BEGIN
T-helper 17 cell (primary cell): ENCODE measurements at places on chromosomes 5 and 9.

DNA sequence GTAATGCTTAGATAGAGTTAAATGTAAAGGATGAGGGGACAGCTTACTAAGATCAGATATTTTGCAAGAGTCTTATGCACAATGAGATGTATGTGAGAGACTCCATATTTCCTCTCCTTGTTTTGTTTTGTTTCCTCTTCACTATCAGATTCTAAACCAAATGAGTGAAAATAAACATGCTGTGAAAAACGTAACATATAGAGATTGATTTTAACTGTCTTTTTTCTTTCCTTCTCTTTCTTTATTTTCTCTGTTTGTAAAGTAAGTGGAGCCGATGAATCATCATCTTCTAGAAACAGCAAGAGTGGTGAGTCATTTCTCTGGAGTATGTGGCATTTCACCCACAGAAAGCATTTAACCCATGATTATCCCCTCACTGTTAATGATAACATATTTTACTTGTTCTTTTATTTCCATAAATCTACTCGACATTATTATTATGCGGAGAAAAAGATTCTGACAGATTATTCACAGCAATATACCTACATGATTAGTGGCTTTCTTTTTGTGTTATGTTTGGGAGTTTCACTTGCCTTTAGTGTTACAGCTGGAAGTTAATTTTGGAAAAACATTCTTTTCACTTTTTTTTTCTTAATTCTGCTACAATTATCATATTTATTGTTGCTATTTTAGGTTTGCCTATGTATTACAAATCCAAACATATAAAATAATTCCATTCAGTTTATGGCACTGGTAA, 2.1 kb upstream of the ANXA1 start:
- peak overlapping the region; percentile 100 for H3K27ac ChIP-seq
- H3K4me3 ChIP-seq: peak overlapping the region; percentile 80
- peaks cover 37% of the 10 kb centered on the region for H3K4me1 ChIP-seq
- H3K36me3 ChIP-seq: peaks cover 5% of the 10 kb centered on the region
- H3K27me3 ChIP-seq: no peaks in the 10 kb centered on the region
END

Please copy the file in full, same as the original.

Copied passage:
T-helper 17 cell (primary cell): ENCODE measurements at places on chromosomes 5 and 9.

DNA sequence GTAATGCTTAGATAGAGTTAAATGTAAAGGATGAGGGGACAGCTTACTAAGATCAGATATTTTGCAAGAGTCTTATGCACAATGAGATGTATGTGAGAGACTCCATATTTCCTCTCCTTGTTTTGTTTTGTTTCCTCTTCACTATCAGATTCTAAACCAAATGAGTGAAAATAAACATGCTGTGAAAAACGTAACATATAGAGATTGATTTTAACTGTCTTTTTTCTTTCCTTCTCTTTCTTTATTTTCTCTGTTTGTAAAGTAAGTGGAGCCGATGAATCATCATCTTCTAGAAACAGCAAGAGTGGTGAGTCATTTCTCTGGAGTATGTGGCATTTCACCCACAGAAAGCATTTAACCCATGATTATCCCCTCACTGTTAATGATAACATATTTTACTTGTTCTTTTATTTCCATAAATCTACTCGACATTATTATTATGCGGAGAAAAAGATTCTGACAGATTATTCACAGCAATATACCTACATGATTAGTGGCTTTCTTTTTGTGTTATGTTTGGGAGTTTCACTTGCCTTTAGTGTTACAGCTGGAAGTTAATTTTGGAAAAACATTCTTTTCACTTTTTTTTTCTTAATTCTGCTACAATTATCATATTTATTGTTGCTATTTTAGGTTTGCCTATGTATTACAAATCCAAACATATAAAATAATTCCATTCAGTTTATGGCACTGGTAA, 2.1 kb upstream of the ANXA1 start:
- peak overlapping the region; percentile 100 for H3K27ac ChIP-seq
- H3K4me3 ChIP-seq: peak overlapping the region; percentile 80
- peaks cover 37% of the 10 kb centered on the region for H3K4me1 ChIP-seq
- H3K36me3 ChIP-seq: peaks cover 5% of the 10 kb centered on the region
- H3K27me3 ChIP-seq: no peaks in the 10 kb centered on the region